Here’s an old bit of news, one of the first things that really made me realize that, “Hey — animals are pretty damn smart after all.”
In the Brevia section of the 9 August 2002 issue of Science, Weir et al. report a remarkable observation: The toolmaking behavior of New Caledonian crows. In the experiments, a captive female crow, confronted with a task that required a curved tool (retrieving a food-containing bucket from a vertical pipe), spontaneously bent a piece of straight wire into a hooked shape — and then repeated the behavior in nine out of ten subsequent trials. Though these crows are known to employ tools in the wild using natural materials, this bird had no prior training with the use of pliant materials such as wire — a fact that makes its apparently spontaneous, highly specific problem-solving all the more interesting, and raises intriguing questions about the evolutionary preconditions for complex cognition.
The original paper is trapped behind a paywall. National Geographic reported on the story when it first appeared, though, and later followed up with a report that crows are actually better at tool-building than chimps. Fortunately, YouTube has video of the crow in question. (YouTube has video of everything.)
Here’s footage of tool-using crows in the wild:
And similar, longer footage:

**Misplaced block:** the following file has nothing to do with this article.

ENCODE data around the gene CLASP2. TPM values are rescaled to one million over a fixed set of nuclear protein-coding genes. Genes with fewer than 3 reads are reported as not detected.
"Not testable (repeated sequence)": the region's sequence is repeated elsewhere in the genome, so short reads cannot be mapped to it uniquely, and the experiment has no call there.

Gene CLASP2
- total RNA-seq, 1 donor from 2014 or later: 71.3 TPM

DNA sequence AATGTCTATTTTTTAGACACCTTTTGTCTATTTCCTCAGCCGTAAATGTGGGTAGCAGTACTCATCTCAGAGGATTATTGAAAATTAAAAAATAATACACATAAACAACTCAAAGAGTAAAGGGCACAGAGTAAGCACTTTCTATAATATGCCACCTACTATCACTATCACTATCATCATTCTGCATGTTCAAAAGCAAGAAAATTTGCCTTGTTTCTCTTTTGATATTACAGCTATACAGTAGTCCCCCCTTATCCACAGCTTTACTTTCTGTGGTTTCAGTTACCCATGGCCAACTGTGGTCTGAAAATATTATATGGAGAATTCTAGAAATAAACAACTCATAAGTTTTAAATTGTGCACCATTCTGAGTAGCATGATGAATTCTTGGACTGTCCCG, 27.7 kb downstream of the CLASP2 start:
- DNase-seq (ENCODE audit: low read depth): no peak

Where I live, there’s a large population of squirrels and crows. They feed on some of the same stuff. There can be little doubt that the crows keep a close eye on the squirrels, though it’s not particularly clear what they’re watching for. I joke that the crows farm the squirrels. I say this because I frequently see dead squirrels in the street with crows pecking at the corpses. “The crows are just fattening the squirrels so they can herd them into traffic,” I joke to my wife. Yet I can’t help wonder if some of that is not occurring.
Once, driving to work, I came upon a live squirrel standing in the middle of the road. I slowed and waited for it to dart away. “Move, you stupid squirrel!” I shouted. But then I noticed that he was trying to get to the side of the road. But his way was barred by three crows.
Admittedly, I’m reading a hell of a lot into that encounter, but it still startled me.